Gold has been ratcheting higher this year. Yesterday it was $1,367 a troy ounce.
It is doing this despite the fact that demand for gold American Eagles is not robust. In the opening days of March, demand for the one-ounce coin has almost stopped. Only 3,000 have been sold.
If gold had been acting like an inflation hedge, the price increases of recent weeks have had some logic behind them. Oil was up. Other commodities were up. Inflation warnings were flashing. Coin buyers, though, weren't doing as much buying compared to last year.
Oil suddenly has come back down below $100 a barrel and copper has now taken a header, dropping below $3 a pound. Most of last year it traded in a range of $3.20 to $3.40.
Copper is taken as a proxy for the health of the Chinese economy. Demand there is half or more of world copper demand. Stockpiles there are used as collateral for loans.
The sudden sharp decline in copper is not something that would signal inflation. The alternative is deflation. It is plausible if China stops growing and its huge demand for the world’s raw materials stops growing with it.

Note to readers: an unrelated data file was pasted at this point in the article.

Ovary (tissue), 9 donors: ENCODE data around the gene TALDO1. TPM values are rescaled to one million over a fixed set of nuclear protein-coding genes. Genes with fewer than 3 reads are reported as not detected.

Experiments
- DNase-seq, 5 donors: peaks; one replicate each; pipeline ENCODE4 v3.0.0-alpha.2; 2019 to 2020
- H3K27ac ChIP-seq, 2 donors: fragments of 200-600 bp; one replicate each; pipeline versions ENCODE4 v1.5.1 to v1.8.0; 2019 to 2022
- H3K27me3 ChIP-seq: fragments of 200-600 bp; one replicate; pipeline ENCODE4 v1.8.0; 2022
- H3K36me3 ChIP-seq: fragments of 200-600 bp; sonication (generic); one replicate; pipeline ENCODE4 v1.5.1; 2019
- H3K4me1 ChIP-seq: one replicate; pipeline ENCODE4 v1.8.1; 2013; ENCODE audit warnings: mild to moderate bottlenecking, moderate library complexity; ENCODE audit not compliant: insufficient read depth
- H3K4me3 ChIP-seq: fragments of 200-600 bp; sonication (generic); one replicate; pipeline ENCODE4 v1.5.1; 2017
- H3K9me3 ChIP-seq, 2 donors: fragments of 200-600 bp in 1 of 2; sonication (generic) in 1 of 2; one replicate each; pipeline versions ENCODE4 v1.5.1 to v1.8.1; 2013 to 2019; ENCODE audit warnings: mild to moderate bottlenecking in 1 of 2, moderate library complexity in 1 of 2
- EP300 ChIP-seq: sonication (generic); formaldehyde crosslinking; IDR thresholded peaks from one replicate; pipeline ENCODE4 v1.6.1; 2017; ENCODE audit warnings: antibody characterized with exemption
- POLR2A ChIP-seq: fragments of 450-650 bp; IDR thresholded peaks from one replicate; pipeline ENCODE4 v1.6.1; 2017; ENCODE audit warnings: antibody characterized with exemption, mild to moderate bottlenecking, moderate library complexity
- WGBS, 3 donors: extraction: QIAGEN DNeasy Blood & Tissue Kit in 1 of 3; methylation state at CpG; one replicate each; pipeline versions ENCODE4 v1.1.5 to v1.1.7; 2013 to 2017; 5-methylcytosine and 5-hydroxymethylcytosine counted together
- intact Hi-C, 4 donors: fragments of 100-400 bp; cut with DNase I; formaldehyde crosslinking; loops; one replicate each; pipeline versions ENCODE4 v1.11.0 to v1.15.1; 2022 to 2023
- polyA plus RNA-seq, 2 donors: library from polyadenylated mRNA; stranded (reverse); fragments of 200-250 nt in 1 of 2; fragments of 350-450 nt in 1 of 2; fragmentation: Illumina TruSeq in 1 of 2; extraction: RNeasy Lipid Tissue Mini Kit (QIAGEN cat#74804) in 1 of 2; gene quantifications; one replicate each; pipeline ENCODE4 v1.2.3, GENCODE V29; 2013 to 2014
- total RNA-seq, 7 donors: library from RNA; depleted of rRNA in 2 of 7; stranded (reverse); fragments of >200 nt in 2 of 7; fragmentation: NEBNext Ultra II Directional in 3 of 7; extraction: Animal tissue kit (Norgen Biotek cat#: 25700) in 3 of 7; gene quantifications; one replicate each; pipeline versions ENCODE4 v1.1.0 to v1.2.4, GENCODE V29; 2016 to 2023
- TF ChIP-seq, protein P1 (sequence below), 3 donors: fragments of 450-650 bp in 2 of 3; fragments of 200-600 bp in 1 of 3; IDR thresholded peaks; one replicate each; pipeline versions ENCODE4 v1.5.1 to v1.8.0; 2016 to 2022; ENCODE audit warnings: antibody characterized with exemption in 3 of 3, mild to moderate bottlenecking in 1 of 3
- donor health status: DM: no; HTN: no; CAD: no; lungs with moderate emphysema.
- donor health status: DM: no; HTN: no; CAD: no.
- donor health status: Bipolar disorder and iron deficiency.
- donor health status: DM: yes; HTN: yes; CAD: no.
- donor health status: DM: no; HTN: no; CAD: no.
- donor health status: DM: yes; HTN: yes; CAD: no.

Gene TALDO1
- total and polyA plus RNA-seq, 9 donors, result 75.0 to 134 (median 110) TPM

But deflation would be hugely unsettling.
China’s gold buyers might stop buying, especially if their incomes shrivel.
On the other hand, the rest of the world’s savvy investors know that an unsettled economic environment is just the thing to push gold higher. That’s what happened after the financial crash in 2008.
So far though, coin buyers are not acting as if this might be the case. What they do in the coming weeks is well worth watching.
Buzz blogger Dave Harper is winner of the 2013 Numismatic Literary Guild Award for Best Blog and is editor of the weekly newspaper "Numismatic News."